Book cover of “Pillars of Haven“ by Sileas Hills

Pillars of Haven

  • Genre: Romance
  • Status: Completed
  • Language: English
  • Author: Sileas Hills
“He’s all that, huh?” he spat. “Yeah, he’s knowledgeable, has gorgeous eyes...” She trailed off, glancing up at him. “Gorgeous eyes, huh?” he murmured, watching as she swallowed hard. “Uh huh, and he’s quite se—” she yelped when he pulled her to him. “He’s all these things, but is he this?” He kissed her. India has always been different. Bu... 

Chapter 1


The Abysthe Journals

History was written for men, by men who wanted pomp and glory and immortalization on the rough pages of books. It did not want the stories of women—their lives, loves, and reigns. These were just footnotes in the long line of male conquerors.

This history, though, is one that refused to be silenced, and it all starts on a cold, windy night in our fair realm.It was the reign of Queen Reagent Isla Savant, a refined noble queen with a daughter who was as beautiful—with hair as red as flames and eyes that were as green as moss—as she was arrogant. She was a princess, a crown princess. Hence, all things were meant for her pleasure.

Ilaide Savant was the flighty princess of the Pillar of Glass, one of the kingdoms in the Haven.

All were used to her flights of fancy and delusions, but only one would birth dangerous, disastrous consequences.Ilaide had found love in the arms of the King of the Pillar of Stone, Treston.

The two kingdoms were not friendly. Years of war and the immovable pride of men had seen to that. As such, Queen Isla was against the union, much to her daughter’s well-known discontent...

***Ilaide flicked the blood-red gown that shimmered in the light. Her hair flowed down her back and twined in an intricate braid that would be the fashion of all noble ladies of the Glass for weeks to come and the Stone as well when she married Treston.“You will not go to Treston. He is the Stone king, Ilaide,” her mother ground out, and she resisted the urge to sigh.

“You can’t stop me, mother. I love him,” she replied. Her mother seemed ready to linger on this quite unsavory topic. Treston was a handsome, virile man, and to top it off, he was a king. Ilaide would not settle for less.“He doesn’t love you. Not as you think and not as you should be loved. He is from Stone, and it is not in their nature to love,” Queen Isla said, the last words she whispered.“And how would you know what love is, you who has never known it?” Ilaide asked, her voice shrill, seeking to wound, and she did succeed. The pain was fleeting, but it lit the queen’s eye, and then it bled to rage.“Leave this palace, Ilaide, and you will return not. Not you and not your baby,” the queen said, her tone calm and final. Shock washed over Ilaide, but the queen was resolved in the way parents often were to teach their child a lesson, and so, like all children, Ilaide rebelled. She stood straight.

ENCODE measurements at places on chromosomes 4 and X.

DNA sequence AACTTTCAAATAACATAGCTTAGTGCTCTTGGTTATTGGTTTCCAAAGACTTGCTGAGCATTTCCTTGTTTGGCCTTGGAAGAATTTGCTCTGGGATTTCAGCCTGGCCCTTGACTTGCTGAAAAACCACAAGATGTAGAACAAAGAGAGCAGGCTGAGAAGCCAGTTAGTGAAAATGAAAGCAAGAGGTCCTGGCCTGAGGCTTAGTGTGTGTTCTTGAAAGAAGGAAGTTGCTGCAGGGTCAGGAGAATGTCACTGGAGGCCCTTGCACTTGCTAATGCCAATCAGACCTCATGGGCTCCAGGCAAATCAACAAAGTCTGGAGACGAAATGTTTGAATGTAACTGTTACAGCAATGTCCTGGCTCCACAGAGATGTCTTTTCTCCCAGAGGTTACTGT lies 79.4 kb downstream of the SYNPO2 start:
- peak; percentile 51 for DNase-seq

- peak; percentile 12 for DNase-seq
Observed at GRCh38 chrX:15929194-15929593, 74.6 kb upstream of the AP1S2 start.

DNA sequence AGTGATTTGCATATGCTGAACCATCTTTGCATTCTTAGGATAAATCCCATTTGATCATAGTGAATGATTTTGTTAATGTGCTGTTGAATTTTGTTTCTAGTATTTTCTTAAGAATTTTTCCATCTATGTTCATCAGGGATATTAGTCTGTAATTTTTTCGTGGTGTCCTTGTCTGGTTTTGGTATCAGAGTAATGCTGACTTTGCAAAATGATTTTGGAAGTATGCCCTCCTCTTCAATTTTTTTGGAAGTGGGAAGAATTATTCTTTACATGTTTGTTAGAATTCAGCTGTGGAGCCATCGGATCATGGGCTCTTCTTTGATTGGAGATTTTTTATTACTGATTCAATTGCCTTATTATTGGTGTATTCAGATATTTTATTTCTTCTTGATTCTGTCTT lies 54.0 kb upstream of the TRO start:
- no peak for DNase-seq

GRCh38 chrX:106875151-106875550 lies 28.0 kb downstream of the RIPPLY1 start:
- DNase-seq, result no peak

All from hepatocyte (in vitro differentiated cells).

“Very well, I shall leave. I will invite you to the wedding,” she sneered, “but remember, this throne will not forever be yours, Reagent,” she turned away with all the righteous security of a naive arrogant child.

Ilaide thought herself clever in the ways of love and men. She was as stunning as the most treasured stone in the kingdom of Glass. She was a noblewoman. Hence, there was no reason a man would not be won by her charms. But Treston was not a man who reveled in beauty. He was from the kingdom of Stone, and he was immune to such triviality.

Treston was a strong king. He had been one for over two decades. He was a proud man. Unlike other kings, he had grown to be a stern man. As a ruler responsible for his people, he needed to be. But it also had left him jaded.“And we will take the child once it is born like the prophecy says?” his advisor Kal asked.“Yes, the child will be the key I use to seize control of both Glass and Stone.”“And the princess, my Lord?”“We shall keep her until the child is weaned. Then she will be taken care of.”The sound of a gasp made him stiffen. It was expected. After all, the girl was very spirited. She would have discovered this sooner or later.

“Ilaide, my dear, how is your mother?” he asked, walking down the stairs, and there was no reply.

Ilaide froze, plastered against the pillars that stood tall at the castle entrance, hoping it would hide her from the castle. She lightened her steps and called her power to her summoning the already tempestuous wind. Breath heaving, she ran. Pushing the wind behind her, covering herself in the dust it raised and the barrier it served, shielding her from Treston and his men. She ran toward her horse and clambered on, urging him toward the border town, toward the pillar of Glass, hoping to cross, to get home, but then her mother’s word rang a tune.

“Leave this palace, Ilaide, and you will return not. Not you and not your baby.” Tears stung her eyes, turning them red, and pride twisted and unfounded grew with a muffled curse. She turned away and urged the horse far and hard to the borders that led to the realm Terra. She touched her stomach and made a vow. She would bear this child. She would be queen, and all would rue the day they had crossed her.

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